Sunday, April 24, 2011

Is the United States a democracy or a republic?

This question is a favorite of online political discussions (truly the purest form of civil debate). When someone brings it up, their point is usually that the US is not a "true democracy" but rather a watered down form called a republic. Often, they will cite the fact that we do not directly vote on laws, but rather elect representatives who then vote on our behave. In the end, this is all hogwash as the United States is both a democracy and a republic. The question of democracy vs republic is analogous to asking if something is bright or yellow, i.e., both are independent qualities.

What is a republic?
The word republic derives from the Latin phrase res publica, which means "public matter". The term was invented by the Romans to describe their form of government between the period of rule by kings and rule by emperors (many emperors still used the term to describe their rule, but that doesn't make it true). A republic is a system of government where the head of state is both limited in power by laws, and elected by people. In practice, this means any state that isn't a monarchy or dictatorship is a republic.

What is a democracy?
The word democracy derives from the Greek word demokratĂ­a, or "rule of the people". In a democracy the people hold the power to rule. In practice, this means any state where the people are ultimately responsible for writing laws is a democracy.

Athenian democracy
It is true that these definitions I have given are different from the original classical definitions. This is, I think, the point many people are trying to make when they claim the US isn't a democracy. They are insisting that they would prefer a system of direct or pure democracy where people create and vote on laws directly without any representative body (e.g. Congress). This is all well and good, but to present the issue of one of either democracy or republic is misleading. A government can have both, neither, or either one. It is also probably worth noting that in the original Athenian democracy form, only 1 in 10 people could vote. If by virtue of being the original, this definition has more weight, then consider me quite glad we do not have a democracy.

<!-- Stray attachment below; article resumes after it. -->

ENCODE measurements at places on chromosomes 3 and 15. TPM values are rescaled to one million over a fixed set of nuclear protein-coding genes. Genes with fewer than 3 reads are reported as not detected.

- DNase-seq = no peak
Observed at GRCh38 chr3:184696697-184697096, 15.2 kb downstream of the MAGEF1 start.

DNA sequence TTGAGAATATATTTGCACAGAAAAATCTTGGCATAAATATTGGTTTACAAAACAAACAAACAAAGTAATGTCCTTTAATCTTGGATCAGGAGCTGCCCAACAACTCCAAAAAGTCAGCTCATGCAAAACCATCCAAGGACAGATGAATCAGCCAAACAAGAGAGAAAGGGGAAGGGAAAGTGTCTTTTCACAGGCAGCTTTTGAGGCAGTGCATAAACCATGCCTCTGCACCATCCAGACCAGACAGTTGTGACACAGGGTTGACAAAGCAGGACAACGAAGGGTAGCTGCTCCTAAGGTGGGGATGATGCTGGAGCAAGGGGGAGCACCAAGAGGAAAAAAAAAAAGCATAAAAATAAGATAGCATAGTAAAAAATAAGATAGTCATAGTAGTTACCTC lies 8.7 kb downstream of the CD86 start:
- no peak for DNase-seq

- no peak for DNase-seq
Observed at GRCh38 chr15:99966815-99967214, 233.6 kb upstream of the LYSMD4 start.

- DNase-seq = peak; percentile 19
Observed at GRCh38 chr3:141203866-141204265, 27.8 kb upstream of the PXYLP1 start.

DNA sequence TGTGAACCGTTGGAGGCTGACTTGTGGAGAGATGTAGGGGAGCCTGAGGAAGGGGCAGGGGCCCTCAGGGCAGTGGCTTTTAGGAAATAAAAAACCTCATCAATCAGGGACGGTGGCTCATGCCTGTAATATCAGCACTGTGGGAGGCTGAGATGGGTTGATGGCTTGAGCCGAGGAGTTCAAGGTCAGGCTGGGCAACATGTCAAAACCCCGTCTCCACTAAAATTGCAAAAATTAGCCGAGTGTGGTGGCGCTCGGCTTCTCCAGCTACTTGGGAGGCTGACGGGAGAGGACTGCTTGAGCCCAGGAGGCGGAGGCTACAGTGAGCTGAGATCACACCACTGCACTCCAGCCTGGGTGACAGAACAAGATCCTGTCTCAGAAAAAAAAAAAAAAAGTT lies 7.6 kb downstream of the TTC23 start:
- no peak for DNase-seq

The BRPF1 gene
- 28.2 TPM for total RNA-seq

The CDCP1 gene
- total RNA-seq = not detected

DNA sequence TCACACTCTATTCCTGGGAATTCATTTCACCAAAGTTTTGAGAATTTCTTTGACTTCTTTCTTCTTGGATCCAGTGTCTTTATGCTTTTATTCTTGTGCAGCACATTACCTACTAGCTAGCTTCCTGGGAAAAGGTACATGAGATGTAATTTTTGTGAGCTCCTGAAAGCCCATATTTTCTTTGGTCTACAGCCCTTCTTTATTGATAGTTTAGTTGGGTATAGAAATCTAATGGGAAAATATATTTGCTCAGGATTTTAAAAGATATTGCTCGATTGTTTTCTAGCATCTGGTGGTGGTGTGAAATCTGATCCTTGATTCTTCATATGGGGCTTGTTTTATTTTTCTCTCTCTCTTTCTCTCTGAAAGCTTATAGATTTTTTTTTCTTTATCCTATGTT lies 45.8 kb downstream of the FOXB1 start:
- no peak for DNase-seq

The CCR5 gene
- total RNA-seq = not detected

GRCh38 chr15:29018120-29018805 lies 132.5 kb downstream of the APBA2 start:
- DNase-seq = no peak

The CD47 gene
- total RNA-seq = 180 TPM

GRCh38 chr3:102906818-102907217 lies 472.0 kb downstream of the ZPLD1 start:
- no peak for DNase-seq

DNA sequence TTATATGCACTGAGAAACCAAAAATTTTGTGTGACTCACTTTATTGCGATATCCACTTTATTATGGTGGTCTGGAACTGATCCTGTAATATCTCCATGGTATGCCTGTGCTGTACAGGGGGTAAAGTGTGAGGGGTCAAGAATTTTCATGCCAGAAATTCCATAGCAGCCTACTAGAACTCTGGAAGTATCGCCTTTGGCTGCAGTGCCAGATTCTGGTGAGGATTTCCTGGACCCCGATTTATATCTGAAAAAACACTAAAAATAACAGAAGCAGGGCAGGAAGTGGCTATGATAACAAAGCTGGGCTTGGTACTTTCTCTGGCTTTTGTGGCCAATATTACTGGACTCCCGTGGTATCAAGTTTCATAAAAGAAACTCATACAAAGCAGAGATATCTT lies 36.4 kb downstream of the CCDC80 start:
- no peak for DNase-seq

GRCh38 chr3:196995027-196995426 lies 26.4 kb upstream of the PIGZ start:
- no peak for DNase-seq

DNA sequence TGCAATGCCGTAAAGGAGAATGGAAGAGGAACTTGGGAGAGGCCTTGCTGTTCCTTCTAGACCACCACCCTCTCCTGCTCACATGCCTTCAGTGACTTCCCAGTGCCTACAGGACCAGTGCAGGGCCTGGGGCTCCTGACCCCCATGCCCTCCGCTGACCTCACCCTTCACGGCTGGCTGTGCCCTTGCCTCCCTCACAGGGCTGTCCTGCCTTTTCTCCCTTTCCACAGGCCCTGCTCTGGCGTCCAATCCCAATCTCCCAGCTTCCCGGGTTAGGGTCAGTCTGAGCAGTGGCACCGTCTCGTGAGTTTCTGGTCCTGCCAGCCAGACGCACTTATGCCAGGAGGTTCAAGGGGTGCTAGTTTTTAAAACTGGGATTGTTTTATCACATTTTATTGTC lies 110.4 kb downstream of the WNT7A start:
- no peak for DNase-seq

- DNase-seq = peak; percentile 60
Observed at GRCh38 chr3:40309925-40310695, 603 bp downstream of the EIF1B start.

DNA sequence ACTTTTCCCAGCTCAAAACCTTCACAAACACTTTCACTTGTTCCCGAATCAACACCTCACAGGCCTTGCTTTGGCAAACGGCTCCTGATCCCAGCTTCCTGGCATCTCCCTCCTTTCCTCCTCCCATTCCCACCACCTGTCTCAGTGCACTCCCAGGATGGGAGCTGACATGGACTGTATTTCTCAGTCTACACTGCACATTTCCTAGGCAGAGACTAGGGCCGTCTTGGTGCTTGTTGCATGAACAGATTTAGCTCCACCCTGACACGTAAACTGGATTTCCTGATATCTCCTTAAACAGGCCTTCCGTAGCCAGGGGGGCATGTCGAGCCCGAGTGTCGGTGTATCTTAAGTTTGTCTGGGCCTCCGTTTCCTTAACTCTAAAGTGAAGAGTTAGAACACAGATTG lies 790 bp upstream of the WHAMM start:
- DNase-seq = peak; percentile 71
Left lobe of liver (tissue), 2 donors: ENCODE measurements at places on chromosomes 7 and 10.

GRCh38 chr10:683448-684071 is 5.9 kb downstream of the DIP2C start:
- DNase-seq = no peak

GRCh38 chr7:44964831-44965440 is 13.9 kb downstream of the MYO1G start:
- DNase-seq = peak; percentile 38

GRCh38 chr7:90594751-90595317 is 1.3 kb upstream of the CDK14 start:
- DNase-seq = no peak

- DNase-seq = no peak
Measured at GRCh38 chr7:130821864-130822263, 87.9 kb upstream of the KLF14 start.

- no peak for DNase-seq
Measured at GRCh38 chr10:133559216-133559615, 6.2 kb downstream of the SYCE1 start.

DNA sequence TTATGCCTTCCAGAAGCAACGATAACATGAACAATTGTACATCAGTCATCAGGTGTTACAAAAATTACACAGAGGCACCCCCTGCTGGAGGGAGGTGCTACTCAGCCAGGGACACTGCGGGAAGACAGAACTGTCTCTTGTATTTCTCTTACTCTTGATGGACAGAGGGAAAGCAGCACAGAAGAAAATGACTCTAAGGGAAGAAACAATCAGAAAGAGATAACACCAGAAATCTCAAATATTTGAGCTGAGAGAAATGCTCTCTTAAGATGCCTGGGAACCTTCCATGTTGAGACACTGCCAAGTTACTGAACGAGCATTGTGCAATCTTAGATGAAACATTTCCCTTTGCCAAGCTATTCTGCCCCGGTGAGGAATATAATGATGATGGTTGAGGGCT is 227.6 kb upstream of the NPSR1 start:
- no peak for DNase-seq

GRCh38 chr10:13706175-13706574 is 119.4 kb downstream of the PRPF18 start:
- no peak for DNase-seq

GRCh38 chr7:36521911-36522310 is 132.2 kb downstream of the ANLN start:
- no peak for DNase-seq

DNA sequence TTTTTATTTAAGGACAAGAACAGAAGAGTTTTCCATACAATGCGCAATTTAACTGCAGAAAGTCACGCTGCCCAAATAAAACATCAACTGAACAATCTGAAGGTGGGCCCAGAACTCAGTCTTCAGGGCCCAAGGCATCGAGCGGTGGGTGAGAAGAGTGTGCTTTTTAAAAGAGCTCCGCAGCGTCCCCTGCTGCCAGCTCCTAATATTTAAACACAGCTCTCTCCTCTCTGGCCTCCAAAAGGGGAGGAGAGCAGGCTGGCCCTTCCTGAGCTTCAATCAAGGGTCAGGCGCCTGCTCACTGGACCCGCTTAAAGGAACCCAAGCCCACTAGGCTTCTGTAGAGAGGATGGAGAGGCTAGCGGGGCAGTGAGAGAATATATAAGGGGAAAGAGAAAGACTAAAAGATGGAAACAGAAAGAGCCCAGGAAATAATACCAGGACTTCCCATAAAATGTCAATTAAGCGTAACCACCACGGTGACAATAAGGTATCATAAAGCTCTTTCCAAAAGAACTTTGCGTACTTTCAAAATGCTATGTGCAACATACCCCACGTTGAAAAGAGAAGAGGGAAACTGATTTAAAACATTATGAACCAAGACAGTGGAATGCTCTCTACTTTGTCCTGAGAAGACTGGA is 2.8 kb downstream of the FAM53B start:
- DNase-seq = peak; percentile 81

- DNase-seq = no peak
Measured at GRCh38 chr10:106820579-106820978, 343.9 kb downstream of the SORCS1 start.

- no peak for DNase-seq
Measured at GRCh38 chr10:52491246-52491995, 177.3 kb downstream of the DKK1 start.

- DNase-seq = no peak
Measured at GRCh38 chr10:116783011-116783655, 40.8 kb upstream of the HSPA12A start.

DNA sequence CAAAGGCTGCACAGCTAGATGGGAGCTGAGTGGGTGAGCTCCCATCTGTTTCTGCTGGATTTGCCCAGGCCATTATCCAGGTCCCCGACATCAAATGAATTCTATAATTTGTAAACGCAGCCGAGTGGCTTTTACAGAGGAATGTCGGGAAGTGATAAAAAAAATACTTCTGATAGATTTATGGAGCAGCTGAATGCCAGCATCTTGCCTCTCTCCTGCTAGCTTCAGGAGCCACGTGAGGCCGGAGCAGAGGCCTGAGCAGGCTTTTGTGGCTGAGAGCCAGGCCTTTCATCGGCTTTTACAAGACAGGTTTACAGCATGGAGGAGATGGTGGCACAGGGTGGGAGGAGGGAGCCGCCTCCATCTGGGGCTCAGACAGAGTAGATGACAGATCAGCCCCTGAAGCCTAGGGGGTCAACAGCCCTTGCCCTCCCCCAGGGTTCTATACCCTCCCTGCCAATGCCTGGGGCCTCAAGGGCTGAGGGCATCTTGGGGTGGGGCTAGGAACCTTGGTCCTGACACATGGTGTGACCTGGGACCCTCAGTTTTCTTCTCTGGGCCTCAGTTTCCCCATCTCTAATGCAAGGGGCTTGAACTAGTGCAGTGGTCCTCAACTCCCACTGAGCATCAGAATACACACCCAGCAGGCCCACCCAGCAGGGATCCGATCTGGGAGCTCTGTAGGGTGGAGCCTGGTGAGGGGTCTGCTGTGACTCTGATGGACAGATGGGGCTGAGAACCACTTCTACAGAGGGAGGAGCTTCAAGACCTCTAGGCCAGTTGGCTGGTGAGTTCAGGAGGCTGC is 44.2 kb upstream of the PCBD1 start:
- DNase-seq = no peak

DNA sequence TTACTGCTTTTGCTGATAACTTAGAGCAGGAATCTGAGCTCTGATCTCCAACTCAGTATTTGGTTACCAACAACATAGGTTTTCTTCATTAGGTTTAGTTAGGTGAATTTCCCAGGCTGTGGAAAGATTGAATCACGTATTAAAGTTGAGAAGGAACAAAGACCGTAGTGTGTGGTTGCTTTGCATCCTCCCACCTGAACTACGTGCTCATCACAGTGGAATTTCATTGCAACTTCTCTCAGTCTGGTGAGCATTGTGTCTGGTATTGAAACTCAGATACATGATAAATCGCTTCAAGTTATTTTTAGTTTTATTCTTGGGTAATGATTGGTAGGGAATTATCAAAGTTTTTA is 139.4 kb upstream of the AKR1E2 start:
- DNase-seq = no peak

Direct democracy
In modern usage, democracy has come to mean a system where people have a voice in the creation of laws. Either directly, as in direct democracy, or indirectly, as in representative democracy. There are examples of modern direct democracies, where (nearly) all the people of a state vote, with equal say, on laws.

Is direct democracy better than representative democracy?
One thing is certain, it is more popular. People like the idea of having power, and they like the idea of having control over themselves. I would support adding direct democracy elements (not the total removal of Congress). However, I am unswayed as to the superiority of direct democracy vs representative democracy. In the US many states have ballot initiatives, which are pretty close to direct democracy. Yet, those states don't differ very much from states without those initiatives. At the end of the day, our representatives do a pretty good job of accurately representing us. Or at least at representing what we care about enough to actually go vote about. Note, I am not saying they do a good job at representing our best interests (not by a long shot). Rather, they know what issues people care strongly enough to actually go vote about, i.e., big, flashy, popular issues that often have very little actual meaning.

People have a tendency to feel as if majority rule is the fairest system. However, it has many well known flaws. The core of the problem is that 51% of the people should not be able to impose their will upon 49%. On the other hand, the majority should have its way in many matters, but the more serious a matter is the more important it is to limit the majorities power. To use the extreme example: A group that is a majority shouldn't be allowed to vote to enslave a minority group. There is a quote that summarizes this well, "Democracy is two wolves and a lamb voting on what to have for lunch".

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